Don’t forget to use natural materials and real greens, like these moss wreaths below, to add a touch of classic beauty.
Not only is this method of decorating personal, creating a unique look, but it encourages a sense of tradition as you pull out those cherished pieces every year, creating heirlooms to pass down!
Only a little over a week left to go…hang in there, lovelies, and remember that the holiday is supposed to be about taking time to cherish loved ones and create beautiful memories.
Don’t get caught up in the commercial hype and stress yourselves to death!
Happy Holidays, all.
Two very different rooms with the same Kaiser Idell 6556 desk lamp…
…and it looks fabulous in both the boho and more gritty industrial.
I have been under the weather lately, but hoping to get back to my lamp restoration madness soon. I really want sort out those lamps I have sitting in the studio pronto, so I can get my own 6556 up and running…I just love the shape!
Some time ago I posted on mirrors with rounded edges and planned to follow it up with a post on totally round ones….then got sidetracked and it sat in my drafts folder for months.
I revisited it today and found that I wasn’t really interested in round mirrors in general anymore (awwwrk, shiney! Attention span of a gnat.) but am more interested in where the round mirror mania that has been going on for a few months now comes from.
The original post was kicked off by this Captain’s Mirror by BDDW that everyone, including myself, has been panting over for ages now:
I discovered that the mirror references a series of leather mirrors designed by Jacques Adnet in the 50s for Hermes. The original Adnet mirrors currently sell for over $2000 at stores like Orange on 1stDibs.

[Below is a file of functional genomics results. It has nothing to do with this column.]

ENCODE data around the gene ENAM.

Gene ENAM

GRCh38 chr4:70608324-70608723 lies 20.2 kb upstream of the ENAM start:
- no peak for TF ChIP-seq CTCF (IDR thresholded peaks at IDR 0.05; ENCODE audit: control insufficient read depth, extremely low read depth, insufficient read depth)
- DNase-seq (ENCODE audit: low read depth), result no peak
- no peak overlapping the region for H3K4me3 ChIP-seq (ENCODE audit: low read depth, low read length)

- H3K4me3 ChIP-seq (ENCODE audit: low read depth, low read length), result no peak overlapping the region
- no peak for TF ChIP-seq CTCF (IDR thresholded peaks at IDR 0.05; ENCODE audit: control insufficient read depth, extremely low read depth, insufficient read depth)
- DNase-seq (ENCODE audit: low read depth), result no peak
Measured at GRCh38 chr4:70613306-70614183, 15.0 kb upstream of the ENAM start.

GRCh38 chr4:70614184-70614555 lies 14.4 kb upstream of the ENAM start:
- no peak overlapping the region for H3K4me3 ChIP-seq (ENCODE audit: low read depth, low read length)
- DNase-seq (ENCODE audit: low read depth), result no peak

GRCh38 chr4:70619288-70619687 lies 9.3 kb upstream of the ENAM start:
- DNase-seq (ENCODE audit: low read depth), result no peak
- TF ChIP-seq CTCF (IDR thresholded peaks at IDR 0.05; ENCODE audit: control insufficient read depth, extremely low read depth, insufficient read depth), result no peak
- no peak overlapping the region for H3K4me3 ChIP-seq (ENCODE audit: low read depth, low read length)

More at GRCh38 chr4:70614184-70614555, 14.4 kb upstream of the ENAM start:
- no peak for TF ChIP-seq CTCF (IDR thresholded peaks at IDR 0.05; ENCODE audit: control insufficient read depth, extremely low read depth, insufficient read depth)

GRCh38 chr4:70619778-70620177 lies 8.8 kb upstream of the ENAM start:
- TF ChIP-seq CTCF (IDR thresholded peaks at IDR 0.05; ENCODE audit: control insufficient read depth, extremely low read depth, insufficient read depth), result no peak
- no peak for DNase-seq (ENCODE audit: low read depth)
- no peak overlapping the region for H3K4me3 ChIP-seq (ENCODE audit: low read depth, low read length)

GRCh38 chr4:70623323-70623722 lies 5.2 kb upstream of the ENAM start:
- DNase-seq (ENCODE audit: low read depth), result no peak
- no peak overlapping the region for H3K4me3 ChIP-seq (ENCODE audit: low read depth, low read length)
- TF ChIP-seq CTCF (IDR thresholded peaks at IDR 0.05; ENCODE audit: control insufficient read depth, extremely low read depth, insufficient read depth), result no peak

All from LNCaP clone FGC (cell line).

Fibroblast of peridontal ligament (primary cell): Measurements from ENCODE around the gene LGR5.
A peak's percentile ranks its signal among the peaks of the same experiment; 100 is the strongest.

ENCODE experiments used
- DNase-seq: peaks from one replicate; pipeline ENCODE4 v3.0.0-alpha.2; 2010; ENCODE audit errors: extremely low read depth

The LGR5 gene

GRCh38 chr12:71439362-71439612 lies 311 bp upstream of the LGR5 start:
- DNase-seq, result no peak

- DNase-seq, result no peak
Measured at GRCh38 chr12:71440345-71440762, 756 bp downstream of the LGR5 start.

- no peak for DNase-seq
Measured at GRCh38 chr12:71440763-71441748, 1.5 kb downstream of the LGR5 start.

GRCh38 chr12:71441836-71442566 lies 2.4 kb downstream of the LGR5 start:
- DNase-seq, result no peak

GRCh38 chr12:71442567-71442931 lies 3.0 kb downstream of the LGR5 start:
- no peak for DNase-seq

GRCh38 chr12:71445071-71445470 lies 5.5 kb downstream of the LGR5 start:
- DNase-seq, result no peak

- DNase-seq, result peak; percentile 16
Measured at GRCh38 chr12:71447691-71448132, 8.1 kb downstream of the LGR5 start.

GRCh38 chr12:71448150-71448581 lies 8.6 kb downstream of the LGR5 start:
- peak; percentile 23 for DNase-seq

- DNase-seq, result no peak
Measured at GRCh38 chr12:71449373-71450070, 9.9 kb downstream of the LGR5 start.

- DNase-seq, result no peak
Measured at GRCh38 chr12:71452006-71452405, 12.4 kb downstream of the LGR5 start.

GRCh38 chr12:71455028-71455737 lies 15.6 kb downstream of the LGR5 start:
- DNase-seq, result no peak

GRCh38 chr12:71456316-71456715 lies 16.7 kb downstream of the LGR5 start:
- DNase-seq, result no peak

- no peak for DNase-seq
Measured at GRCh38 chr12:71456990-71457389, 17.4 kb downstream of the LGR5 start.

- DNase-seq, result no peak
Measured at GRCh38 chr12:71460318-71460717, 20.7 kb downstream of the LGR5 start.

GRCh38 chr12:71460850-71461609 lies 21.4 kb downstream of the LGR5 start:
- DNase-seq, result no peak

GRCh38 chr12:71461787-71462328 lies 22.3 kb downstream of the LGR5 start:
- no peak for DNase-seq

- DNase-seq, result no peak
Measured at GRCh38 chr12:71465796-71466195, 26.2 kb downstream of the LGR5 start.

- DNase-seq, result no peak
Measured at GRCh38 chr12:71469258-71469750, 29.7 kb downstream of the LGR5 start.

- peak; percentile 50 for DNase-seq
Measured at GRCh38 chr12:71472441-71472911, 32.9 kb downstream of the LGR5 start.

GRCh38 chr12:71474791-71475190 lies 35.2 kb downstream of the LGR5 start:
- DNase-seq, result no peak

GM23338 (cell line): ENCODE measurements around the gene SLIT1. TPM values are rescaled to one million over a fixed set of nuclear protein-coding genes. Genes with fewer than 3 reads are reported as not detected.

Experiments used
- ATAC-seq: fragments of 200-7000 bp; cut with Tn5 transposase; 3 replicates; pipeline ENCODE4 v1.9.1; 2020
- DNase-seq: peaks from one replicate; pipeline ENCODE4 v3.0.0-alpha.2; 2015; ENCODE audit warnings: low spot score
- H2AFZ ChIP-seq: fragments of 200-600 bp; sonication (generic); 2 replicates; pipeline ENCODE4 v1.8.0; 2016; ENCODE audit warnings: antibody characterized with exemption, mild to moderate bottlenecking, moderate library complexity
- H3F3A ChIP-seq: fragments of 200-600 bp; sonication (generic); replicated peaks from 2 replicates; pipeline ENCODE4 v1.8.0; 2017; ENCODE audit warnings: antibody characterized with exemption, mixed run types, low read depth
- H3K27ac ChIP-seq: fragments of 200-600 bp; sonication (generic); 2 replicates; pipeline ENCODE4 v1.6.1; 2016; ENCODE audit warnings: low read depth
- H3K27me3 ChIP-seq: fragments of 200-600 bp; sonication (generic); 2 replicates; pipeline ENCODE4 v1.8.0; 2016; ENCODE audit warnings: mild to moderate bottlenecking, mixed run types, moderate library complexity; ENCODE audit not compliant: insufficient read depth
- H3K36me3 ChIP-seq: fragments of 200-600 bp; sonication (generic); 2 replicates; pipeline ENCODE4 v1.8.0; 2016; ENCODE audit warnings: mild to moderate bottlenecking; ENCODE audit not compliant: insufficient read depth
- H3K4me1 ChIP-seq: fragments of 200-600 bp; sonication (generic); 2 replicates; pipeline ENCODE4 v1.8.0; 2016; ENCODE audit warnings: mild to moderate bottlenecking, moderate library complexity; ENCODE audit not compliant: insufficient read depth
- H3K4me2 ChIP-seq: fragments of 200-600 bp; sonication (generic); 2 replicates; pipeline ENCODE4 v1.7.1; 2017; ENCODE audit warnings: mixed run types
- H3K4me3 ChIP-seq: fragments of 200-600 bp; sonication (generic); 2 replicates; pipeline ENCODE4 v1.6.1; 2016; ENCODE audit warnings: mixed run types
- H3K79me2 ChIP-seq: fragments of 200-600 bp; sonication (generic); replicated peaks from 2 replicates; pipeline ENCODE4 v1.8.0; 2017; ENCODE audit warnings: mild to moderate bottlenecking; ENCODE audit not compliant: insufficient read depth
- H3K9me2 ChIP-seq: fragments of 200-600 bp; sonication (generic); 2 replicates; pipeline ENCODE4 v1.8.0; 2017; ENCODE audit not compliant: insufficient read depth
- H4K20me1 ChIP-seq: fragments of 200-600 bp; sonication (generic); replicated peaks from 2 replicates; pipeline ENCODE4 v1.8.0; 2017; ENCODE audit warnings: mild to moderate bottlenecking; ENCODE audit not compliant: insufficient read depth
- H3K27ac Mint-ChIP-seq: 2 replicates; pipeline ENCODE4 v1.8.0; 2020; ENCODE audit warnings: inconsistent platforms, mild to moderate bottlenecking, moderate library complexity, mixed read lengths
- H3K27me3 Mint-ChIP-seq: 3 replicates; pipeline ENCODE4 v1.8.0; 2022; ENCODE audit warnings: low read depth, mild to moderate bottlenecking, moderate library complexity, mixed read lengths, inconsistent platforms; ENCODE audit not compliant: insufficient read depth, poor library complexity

From Danish design site Gubi, who has just re-released some of Adnet’s mirrors:
‘Jacques Adnet (1900 – 1984) was a French architect and Art Deco Modernist designer and an icon of luxurious French Modernism…In 1950, Adnet formed a partnership with the French fashion house, Hermes, where he developed a collection of leather-covered furniture and interior accessories. Accordingly, he made a round leather mirror with brass hinges. Besides the remarkable leather and brass details, the mirror is also unique as the strap that holds the mirror is in direct proportion to the dimension of the mirror.’
Check out the gorgeous brass findings.
Here is a rather different rectangular one which feels even more like it should be hanging in a stable to me:
While there are a dozen knock-offs kicking about at the moment, I really loved this DIY of the mirror by a Design Sponge reader, Lucy,who manages to knock up a similar version by hand:
Amazing job on detailing and craftsmanship! Well done Lucy!
See the step by step here. I am sorely tempted to add this to my gargantuan project list, but can hear Bubby’s voice in my head commenting on how many mirrors we already have in the house from a few months back.
But really, can you ever have too many mirrors?